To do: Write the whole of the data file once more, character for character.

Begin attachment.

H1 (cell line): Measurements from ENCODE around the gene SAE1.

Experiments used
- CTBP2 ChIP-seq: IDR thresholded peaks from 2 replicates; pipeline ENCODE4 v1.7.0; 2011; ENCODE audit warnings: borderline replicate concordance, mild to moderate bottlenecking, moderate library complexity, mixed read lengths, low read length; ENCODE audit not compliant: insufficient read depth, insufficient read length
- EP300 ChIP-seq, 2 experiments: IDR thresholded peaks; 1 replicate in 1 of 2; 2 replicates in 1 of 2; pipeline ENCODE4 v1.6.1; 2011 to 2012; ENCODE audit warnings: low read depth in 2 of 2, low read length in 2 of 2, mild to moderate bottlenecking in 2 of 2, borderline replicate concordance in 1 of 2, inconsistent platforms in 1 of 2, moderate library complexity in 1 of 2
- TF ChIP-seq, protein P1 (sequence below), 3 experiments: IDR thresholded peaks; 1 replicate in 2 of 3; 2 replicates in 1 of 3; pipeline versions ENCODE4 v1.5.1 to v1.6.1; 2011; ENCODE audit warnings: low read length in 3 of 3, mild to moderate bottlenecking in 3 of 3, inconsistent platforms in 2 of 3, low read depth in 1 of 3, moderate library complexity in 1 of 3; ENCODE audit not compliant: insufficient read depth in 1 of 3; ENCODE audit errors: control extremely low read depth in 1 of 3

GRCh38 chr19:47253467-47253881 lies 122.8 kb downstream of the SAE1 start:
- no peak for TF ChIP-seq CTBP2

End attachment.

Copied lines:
H1 (cell line): Measurements from ENCODE around the gene SAE1.

Experiments used
- CTBP2 ChIP-seq: IDR thresholded peaks from 2 replicates; pipeline ENCODE4 v1.7.0; 2011; ENCODE audit warnings: borderline replicate concordance, mild to moderate bottlenecking, moderate library complexity, mixed read lengths, low read length; ENCODE audit not compliant: insufficient read depth, insufficient read length
- EP300 ChIP-seq, 2 experiments: IDR thresholded peaks; 1 replicate in 1 of 2; 2 replicates in 1 of 2; pipeline ENCODE4 v1.6.1; 2011 to 2012; ENCODE audit warnings: low read depth in 2 of 2, low read length in 2 of 2, mild to moderate bottlenecking in 2 of 2, borderline replicate concordance in 1 of 2, inconsistent platforms in 1 of 2, moderate library complexity in 1 of 2
- TF ChIP-seq, protein P1 (sequence below), 3 experiments: IDR thresholded peaks; 1 replicate in 2 of 3; 2 replicates in 1 of 3; pipeline versions ENCODE4 v1.5.1 to v1.6.1; 2011; ENCODE audit warnings: low read length in 3 of 3, mild to moderate bottlenecking in 3 of 3, inconsistent platforms in 2 of 3, low read depth in 1 of 3, moderate library complexity in 1 of 3; ENCODE audit not compliant: insufficient read depth in 1 of 3; ENCODE audit errors: control extremely low read depth in 1 of 3

GRCh38 chr19:47253467-47253881 lies 122.8 kb downstream of the SAE1 start:
- no peak for TF ChIP-seq CTBP2